This is the fifth part of a blog series looking into the experience of Poland during the Revolutionary and Napoleonic Wars. The previous part covered Napoleon’s victory over Prussia and Prussia in the 1806-07 campaign. This led the establishment of the Duchy of Warsaw, a Napoleonic client state ruled by the King of Saxony, created out of Polish territory lost to Prussia during the partitions. This installment will cover the military successes of the Poles between 1807 and 1809 both on Polish/Varsovian territory and further afield.
Following the Treaty of Tilsit, Napoleon was effectively master of Continental Europe. With Russia joining the Continental Blockade, only Portugal and Sweden remained outside it. In November 1807 Napoleon had ordered General Jean-Andoche Junot to invade Portugal through Spanish territory, in an effort to force Portugal (England’s ally since 1386) to join the Continental Blockade against Britain. These events would lead to a civil war in Spain in 1808, engulfing the Iberian Peninsula in a conflict that would come to be known as the Peninsular War. However, Spanish forces hostile to the French presence were poorly led and equipped and were easily suppressed by French troops.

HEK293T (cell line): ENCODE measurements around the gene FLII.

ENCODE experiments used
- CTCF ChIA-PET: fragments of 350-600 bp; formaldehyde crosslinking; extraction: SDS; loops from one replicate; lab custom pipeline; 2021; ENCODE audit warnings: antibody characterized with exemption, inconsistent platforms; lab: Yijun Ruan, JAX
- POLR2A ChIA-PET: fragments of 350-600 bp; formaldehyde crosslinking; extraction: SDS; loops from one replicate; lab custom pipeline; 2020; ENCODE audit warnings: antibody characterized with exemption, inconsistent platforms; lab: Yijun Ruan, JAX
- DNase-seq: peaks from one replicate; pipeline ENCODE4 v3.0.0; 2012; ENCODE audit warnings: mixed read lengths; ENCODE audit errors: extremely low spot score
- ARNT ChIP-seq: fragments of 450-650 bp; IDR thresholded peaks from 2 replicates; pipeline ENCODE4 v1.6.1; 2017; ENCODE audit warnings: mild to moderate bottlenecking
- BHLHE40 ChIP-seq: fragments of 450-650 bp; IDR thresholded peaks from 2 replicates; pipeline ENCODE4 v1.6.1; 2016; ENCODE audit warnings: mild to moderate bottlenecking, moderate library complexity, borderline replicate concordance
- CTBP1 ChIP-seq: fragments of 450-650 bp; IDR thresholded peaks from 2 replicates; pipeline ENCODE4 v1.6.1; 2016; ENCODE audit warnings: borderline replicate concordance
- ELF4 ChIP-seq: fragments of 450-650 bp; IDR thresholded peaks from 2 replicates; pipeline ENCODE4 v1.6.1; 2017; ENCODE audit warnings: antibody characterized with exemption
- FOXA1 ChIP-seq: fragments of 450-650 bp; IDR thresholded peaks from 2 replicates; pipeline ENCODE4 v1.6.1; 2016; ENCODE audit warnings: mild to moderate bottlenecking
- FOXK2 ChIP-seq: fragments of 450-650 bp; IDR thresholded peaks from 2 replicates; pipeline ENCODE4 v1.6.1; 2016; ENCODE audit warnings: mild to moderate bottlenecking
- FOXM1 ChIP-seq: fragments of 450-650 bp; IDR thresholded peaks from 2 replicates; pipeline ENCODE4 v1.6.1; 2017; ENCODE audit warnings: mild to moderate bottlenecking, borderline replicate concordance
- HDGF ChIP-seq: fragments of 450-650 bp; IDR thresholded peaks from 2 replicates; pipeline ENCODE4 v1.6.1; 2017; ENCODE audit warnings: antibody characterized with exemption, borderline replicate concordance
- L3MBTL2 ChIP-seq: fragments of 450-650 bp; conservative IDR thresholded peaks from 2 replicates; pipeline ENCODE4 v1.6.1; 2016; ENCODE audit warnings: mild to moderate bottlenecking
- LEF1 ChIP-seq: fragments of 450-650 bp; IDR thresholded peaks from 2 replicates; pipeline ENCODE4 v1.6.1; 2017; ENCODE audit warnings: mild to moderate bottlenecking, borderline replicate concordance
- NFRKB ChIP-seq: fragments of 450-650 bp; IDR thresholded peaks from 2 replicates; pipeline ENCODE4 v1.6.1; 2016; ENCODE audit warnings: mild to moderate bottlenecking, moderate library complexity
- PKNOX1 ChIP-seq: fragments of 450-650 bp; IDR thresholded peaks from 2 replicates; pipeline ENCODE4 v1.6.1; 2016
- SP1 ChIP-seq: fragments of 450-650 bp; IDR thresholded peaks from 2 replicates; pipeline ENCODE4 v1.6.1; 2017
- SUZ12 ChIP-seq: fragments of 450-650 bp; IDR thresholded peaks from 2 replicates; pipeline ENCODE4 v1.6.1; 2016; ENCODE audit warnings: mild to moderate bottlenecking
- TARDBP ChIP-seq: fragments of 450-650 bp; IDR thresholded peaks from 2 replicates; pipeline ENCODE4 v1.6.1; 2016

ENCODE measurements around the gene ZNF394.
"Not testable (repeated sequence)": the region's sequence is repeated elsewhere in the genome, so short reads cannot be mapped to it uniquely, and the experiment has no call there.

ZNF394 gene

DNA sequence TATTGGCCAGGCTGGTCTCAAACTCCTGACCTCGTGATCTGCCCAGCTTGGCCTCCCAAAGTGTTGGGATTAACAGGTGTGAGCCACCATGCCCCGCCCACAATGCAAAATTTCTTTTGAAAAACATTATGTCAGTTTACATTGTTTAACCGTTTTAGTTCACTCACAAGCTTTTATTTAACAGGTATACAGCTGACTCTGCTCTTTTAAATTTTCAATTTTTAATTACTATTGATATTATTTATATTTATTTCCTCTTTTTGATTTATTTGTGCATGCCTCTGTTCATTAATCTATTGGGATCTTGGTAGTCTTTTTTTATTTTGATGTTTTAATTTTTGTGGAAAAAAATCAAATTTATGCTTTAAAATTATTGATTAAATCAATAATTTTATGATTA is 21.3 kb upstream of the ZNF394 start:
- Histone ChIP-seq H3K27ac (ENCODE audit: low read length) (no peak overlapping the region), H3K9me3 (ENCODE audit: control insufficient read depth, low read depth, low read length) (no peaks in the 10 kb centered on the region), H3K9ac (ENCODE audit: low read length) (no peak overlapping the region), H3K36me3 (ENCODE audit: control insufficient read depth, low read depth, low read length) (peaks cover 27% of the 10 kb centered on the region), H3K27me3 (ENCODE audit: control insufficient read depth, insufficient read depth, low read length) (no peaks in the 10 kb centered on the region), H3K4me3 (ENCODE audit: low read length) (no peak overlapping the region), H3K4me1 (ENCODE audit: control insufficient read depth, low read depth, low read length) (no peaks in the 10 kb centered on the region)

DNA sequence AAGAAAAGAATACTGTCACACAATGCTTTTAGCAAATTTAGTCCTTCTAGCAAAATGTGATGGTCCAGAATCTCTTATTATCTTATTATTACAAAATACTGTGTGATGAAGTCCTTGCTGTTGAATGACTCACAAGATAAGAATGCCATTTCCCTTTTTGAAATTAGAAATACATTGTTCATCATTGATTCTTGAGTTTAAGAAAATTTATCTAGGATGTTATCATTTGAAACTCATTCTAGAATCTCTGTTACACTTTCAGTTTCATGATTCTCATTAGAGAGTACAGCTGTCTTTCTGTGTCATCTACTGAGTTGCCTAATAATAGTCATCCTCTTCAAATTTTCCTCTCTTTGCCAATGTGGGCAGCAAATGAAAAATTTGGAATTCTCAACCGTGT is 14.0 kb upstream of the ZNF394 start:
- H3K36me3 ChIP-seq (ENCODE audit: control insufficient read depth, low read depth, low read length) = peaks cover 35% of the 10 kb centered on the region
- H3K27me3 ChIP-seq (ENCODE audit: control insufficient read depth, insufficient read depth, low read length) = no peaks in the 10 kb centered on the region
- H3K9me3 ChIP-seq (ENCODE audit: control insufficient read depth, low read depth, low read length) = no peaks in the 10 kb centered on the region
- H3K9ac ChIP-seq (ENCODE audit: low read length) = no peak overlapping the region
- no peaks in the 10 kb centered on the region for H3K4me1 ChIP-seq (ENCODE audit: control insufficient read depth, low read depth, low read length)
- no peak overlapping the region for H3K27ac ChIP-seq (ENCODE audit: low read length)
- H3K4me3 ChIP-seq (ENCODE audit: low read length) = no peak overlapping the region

While Napoleon initially considered the war in Spain as a sideshow and simply a task of suppressing local uprisings, a couple of events in the summer of 1808 forced him to pay greater attention towards Spain. In July 1808, the Spanish Army of Andalusia defeated General Pierre Dupont’s corps of observation, resulting in the surrender of Dupont’s entire force. Almost exactly a month later on 21 August, a British army commanded by General Arthur Wellesley (the future Duke of Wellington) would defeat Junot’s Army of Portugal at the Battle of Vimeiro.